Lesson number 1: You can plan to have blueberries and strawberries, but be prepared for life to give you durians and mangosteens.
Towards the end of my pregnancy, I was getting increasingly uncomfortable and impatient. I wanted to be active again, instead of sitting around feeling heavy and waiting. So I tried to stay positive by indulging in my own motherhood fantasies. My wish was always to give birth naturally without medication. I pictured myself in labour, sweating and panting and moaning but still beliveably pretty, much like the mothers in all TV shows and movies. I imagined the day I'll be able to wear my old dresses, when I can look like one of those happy, together mums portrayed in mass media, stylish, well-groomed, confident, with baby in tow. I conveniently forgot the amount of weight I had put on and so had to lose in order to fit in my old dresses, AND how gruelling and unpretty the process of giving birth actually was, AND the emotional and hormonal roller-coaster ride that comes with delivery, AND the lengthy recovery period after. My vision of the near future was a comic strip of pleasant images, misled by utopian impressions of motherhood.
July 17 2015. Contractions began at 1 a.m. I got out of bed, not sure if it was a false alarm, because the pain was still bearable. I sat in the living room and watched some late-night TV, until my brain could no longer ignore the pain. 3 a.m., I woke my husband and we set off for the hospital. I almost felt bad, it was a public holiday and he could've had a good night's sleep without waking up early.
The delivery ward was quiet when we arrived. I've heard so many first-hand stories from friends and read a whole lot about birthing pains and how to manage it, so I tried my best to endure the pain using those methods I could remember: breathing, changing positions, walking around, squeezing my hubby's hand, groaning, and listening to relaxing music. What no one told me was that I would barf every single time I had a contraction. I felt so sick and threw up till nothing was left, so I started puking bitter gastric juice. Perhaps I'd overestimated my threshold for pain, but coupled with the misery of vomitting, I surrendered and requested for an epidural. My ideal birth plan started to fall apart.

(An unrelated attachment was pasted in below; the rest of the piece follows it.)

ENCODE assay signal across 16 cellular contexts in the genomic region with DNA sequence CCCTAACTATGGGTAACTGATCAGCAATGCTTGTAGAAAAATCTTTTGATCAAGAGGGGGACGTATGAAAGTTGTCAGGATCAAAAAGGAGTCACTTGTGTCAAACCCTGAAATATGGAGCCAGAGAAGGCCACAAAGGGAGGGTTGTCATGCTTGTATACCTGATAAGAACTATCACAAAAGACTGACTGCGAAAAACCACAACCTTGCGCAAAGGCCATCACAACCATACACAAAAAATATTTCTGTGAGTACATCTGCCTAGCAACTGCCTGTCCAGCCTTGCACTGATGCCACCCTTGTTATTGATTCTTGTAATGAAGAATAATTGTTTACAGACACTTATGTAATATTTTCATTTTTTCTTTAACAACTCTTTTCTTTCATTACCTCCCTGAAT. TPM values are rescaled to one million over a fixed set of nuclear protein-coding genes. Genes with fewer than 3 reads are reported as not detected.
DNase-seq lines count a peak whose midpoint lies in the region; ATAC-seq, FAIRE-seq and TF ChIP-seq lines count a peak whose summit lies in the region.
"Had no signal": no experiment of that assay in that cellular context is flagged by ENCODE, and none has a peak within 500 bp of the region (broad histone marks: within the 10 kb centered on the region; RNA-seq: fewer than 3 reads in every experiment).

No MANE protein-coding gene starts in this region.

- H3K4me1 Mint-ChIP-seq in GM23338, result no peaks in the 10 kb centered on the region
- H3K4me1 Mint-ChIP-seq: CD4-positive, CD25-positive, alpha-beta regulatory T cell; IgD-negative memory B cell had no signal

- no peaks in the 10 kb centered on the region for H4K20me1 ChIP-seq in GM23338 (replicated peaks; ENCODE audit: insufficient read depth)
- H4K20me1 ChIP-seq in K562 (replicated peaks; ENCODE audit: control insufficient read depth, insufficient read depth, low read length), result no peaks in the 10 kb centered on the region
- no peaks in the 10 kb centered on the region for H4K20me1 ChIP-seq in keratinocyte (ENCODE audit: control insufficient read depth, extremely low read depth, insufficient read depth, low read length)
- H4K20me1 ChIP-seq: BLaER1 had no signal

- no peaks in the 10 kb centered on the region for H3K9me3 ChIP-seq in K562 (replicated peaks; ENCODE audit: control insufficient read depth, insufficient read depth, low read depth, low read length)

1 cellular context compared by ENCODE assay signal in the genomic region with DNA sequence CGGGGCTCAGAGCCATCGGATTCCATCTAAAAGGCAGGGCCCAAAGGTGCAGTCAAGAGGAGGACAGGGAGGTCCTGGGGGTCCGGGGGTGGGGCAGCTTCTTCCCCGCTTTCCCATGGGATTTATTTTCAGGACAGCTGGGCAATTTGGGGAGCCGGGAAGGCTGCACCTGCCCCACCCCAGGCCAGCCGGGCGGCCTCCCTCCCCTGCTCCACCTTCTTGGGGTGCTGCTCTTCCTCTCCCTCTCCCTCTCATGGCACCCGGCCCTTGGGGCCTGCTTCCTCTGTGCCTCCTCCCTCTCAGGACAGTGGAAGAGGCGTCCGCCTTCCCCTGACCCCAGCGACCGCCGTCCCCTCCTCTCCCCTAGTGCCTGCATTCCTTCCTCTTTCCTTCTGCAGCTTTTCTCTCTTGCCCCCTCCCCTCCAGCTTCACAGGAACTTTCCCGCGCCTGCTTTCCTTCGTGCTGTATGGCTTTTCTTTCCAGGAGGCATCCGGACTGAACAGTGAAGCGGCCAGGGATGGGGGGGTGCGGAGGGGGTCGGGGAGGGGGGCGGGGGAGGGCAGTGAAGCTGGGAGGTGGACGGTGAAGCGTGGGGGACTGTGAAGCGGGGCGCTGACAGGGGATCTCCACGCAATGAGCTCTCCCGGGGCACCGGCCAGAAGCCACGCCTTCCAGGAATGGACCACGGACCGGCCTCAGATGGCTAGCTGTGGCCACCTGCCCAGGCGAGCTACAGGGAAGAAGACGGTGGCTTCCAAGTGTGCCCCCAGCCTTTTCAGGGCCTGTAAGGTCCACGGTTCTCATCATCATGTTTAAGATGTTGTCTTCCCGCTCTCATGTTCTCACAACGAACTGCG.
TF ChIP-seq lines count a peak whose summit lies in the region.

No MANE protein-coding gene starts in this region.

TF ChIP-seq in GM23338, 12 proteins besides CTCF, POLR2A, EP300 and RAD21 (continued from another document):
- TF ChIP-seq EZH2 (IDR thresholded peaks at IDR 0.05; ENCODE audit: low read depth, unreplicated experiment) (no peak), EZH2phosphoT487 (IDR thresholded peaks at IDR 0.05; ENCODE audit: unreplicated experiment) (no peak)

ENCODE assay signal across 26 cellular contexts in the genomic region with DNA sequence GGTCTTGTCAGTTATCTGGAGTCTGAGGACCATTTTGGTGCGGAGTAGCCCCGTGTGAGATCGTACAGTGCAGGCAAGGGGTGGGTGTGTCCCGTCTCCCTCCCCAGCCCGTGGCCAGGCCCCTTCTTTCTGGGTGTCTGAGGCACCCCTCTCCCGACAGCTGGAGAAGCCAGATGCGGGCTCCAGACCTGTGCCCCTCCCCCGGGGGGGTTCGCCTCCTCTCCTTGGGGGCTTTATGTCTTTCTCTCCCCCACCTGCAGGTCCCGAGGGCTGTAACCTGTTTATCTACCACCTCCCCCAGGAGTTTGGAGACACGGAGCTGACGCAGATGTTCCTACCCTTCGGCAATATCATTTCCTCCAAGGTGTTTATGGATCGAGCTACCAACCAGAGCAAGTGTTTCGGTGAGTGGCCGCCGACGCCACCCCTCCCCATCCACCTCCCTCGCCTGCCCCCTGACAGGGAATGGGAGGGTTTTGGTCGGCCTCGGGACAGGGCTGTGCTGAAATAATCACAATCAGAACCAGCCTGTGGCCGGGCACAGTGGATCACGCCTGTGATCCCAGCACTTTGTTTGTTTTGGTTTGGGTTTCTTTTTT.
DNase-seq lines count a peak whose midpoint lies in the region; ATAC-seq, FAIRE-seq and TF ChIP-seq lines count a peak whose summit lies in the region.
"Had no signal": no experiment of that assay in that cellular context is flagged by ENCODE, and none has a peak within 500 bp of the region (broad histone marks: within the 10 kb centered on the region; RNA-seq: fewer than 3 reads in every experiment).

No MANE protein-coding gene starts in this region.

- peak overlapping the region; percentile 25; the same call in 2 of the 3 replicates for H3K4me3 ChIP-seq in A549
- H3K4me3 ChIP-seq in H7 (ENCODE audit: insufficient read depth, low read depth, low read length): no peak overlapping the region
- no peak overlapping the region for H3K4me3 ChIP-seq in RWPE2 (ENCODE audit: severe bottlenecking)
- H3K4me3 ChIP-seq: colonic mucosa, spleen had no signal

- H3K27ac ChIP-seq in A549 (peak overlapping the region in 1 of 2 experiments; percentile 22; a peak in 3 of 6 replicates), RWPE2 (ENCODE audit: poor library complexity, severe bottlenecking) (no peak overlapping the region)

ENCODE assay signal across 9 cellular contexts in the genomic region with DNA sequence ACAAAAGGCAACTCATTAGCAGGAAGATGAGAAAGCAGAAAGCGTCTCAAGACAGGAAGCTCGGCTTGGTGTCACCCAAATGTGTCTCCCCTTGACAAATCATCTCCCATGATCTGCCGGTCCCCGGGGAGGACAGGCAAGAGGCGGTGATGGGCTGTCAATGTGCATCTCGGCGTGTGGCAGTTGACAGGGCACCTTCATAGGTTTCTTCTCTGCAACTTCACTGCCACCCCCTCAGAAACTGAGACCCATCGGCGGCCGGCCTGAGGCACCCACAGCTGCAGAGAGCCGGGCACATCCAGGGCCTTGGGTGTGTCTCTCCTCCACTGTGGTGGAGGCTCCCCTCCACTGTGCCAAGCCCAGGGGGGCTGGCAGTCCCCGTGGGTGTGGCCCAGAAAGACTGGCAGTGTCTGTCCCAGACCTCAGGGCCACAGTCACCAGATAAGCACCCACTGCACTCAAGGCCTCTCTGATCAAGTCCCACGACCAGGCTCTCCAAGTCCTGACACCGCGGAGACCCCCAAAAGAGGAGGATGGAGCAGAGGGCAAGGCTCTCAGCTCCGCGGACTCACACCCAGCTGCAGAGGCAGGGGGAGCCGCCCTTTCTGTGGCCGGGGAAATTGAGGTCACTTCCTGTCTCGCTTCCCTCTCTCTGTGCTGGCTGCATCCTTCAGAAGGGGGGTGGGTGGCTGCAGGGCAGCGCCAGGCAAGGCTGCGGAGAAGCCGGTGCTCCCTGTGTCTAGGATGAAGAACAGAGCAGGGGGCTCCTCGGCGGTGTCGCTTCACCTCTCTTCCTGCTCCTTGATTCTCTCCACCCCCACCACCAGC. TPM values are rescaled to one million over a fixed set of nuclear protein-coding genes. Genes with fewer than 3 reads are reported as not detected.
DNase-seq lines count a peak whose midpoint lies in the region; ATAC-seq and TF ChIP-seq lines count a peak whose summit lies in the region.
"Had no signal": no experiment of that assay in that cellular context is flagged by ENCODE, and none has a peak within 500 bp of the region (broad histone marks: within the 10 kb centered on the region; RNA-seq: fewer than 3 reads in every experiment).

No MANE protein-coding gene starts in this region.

That marked the start of a 12-hour wait, from 530am to 530pm. I've never dedicated so much time to just one activity and not doing anything else: simply lying there waiting for someone to arrive. It was the most mind-numbing, energy-consuming and patience-trying 12 hours of my life. In the end, I wasn't able to push baby along, and the doctor decided it was safest for mother and baby to go for a c-sec. My birth plan crumbled into oblivion. I'd failed to do what I was so determined and hopeful I could do.
From the time of decision to the time my baby was born, everything went by in a blur. In my mind now, those moments play like a montage. I remember being wheeled into the operating theatre, the bright lights, the happy banter and serious talk amongst hospital staff as they went about the operation, the freezing cold and how I was shaking uncontrollably. What I remember most clearly, despite being drained of all energy, sleep-deprived and heavily drugged, was the instant I heard my baby's first cry. It was loud, robust, demanding and piercing, but the most beautiful and spontaneous and melodious sound. That alone was worth all the wait. I had been impatient and groggy and uptight all day, but when he let out that first cry, even though we hadn't touched, we were bound by the same vulnerability, a strong longing to hold each other, a neediness that weakened my defenses. I bawled.
Minutes later, Daddy brought baby Luke to my arms, and we basked in the first loving moments of being a family. So what if my dream of giving birth naturally without epidural was utterly shattered? How he arrived didn't matter anymore, what mattered most was he had arrived. Safely. And I will love him so very much.
You can plan to have blueberries and strawberries, but be prepared for life to give you durians and mangosteens. As long as we stay focused on the bigger goal (in this case, fruit consumption; and in my example, giving birth to a healthy baby), we will be able to take things in our stride, and find that one way or another, it will all work out fine.